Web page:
Since my power steering lines are metal and corroding, I might as well have new P.S. hydraulic lines run front to back while the gas tank is down and out of the way. The metal lines are easily cut out of that "hidden" location at the same time. The P.S. reservoir needs a new filter when the rack goes in with the new fluid so maybe it's time to chuck that 30-yr-old plastic piece as well and get a replacement? Hmmmmm...maybe the attached hoses, too? I'll get the benefit of 20 years service out of them instead of the next guy.

Does that make sense? My reliability score goes up on the van and I get to enjoy the fruits of the improvement while I still can. Maybe it's me, but the years do seem to fly by faster the older you get. Not that I'm complaining -- every day you can walk and talk and type is a good one. Those simple pleasures are free, however -- Volkswagen Westfalias are not!

We'll get to the parts list and costs in a minute or three ...


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PostPosted: Sun Mar 17, 2019 8:30 am    Post subject: Re: 1989 Westy Makeover: GoWesty 2.3L Engine plus plus plus Reply with quote

Great OP and attitude overall.

We love to hear others sticking with the WBX, we hope to forever. And I recall the Whole Earth catalog, lotsa wisdom in those!

And here's a vote to rid the cargo box! We hit the road 68 months ago with a giant Yakima (21 cubes), got rid of it the hard way (barrel-rolled it, box didn't like that), got a new van that came with a 15-cuber, and are about to drop it into permanent storage (or sell it). I expect 10% better mileage straight away, the thing is an aero and top-heavy disaster. Target weight is 4,990.

Happy Travels that are short of travails!
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1984 Westy-Ferrari firing at 33% capacity
I drive by the seat of my pants but then get behind on my steering
Thank You Bob Lazier, Forever Golden
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VdubVanner
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Location: Cowtown AB
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PostPosted: Sun Mar 17, 2019 9:36 am    Post subject: Re: 1989 Westy Makeover: GoWesty 2.3L Engine plus plus plus Reply with quote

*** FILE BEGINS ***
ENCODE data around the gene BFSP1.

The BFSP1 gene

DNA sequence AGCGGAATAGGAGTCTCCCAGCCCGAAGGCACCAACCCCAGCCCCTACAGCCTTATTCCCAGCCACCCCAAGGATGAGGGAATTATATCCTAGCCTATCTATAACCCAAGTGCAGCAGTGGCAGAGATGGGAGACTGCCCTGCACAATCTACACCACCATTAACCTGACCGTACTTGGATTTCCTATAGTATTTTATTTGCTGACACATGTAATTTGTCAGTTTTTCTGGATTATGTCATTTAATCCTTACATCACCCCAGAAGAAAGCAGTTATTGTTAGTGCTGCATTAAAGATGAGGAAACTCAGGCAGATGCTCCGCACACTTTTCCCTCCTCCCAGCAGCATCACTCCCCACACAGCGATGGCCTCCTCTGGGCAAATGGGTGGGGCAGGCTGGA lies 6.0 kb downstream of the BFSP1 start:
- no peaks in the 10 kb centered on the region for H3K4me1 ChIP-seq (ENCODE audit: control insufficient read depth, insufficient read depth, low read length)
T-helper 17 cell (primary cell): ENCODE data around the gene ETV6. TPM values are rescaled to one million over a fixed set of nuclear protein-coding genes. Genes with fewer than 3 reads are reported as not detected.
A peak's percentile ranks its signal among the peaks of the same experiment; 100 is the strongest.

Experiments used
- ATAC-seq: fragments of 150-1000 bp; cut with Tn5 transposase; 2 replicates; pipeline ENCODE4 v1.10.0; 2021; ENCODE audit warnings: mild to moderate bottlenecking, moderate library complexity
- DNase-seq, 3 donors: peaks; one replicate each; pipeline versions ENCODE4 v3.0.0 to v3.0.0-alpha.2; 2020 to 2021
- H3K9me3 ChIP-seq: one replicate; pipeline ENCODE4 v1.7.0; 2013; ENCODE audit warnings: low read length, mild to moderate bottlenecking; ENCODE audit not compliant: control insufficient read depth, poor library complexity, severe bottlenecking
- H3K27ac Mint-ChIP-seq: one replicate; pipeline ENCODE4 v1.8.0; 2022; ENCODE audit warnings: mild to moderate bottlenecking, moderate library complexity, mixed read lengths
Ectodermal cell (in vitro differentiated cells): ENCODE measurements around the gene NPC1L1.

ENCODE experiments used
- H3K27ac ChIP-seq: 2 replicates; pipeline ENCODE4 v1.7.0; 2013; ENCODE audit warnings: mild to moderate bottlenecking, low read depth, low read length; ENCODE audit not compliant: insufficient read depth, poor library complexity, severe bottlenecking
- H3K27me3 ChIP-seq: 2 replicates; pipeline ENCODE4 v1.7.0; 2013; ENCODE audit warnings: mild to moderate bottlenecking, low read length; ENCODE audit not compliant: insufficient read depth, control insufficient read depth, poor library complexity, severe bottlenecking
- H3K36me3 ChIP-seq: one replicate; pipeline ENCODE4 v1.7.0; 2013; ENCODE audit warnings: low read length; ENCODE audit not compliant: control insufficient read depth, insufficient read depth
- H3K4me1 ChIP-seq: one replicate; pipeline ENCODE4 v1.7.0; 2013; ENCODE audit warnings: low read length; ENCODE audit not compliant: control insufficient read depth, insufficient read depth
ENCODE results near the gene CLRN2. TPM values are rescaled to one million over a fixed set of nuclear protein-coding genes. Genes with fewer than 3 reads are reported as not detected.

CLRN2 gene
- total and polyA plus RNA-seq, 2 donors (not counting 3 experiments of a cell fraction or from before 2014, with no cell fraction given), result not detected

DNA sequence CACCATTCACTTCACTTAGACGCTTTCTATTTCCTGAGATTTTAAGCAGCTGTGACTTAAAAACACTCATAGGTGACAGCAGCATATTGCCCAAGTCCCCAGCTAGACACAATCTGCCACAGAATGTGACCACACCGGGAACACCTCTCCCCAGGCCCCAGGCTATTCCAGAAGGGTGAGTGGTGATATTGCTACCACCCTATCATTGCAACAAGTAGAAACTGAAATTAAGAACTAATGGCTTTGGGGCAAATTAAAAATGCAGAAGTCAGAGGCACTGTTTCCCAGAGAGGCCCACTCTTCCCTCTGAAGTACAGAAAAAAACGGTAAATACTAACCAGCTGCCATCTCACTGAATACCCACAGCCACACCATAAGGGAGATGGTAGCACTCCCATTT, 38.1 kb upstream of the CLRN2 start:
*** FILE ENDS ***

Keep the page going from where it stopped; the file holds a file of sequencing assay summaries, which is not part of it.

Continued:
BTW Thanks for all the kind words and comments.

Now onto a bit of nostalgia and hard cold numbers ($$$$ = costs).
I actually went through my dusty VW archives and dug out some Kodachrome slides of my old '73 and its storage box/bed. Cool! I forgot I had some pics of that. Turns out I carpeted the front and sides of it to match some tan colored remnants that I got somewhere and installed on the floor. I'll see if I can get those transferred into a digital format. I also found VW brochures -- the leafy 8X11s -- for the Canadian model year 1988 Vanagon (Gregor's red 1987 version -- Tizian Red Metallic -- being that year's centrefold) and another from Oz for "The Volkswagen Kombi" (1989).

These excerpts are for Gregor and Janice:

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My interior is exactly the same. Volkswagen Canada dated November 1987. I must have grabbed that brochure in a hurry at the dealership before they spied a "bum" skulking around their fancy showroom and had a chance to throw me out. Even then, I was obviously dreaming about upgrading from my '73 bus to a high-brow Westfalia.

By 1990, we were Down Under: 1989 Oz brochure bits to follow on next page.


Last edited by VdubVanner on Sun Apr 28, 2019 8:55 am; edited 3 times in total
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E1
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PostPosted: Sun Mar 17, 2019 10:23 am    Post subject: Re: 1989 Westy Makeover: GoWesty 2.3L Engine plus plus plus Reply with quote

VdubVanner wrote:
I actually went through my dusty VW archives and dug out some Kodachrome slides of my old '73 and its storage box/bed. Cool! I forgot I had some pics of that.

Be very careful choosing whose hands your Kodachromes fall into. Twenty years ago, most labs knew how to handle film, and convert to digital. Those days are mostly gone.

I'd offer to scan some for you au gratis, but am on a sabbatical of that now (scanners are in storage). But I can guide you as well as anyone if you want to PM me, I've scanned about 20,000 transparencies.

Find a lab using IT8 film targets specifically matching Kodachrome. You'll impress them that you know what those are. Wink

All my comments presume you want very good results from your old memories.
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1984 Westy-Ferrari firing at 33% capacity
I drive by the seat of my pants but then get behind on my steering
Thank You Bob Lazier, Forever Golden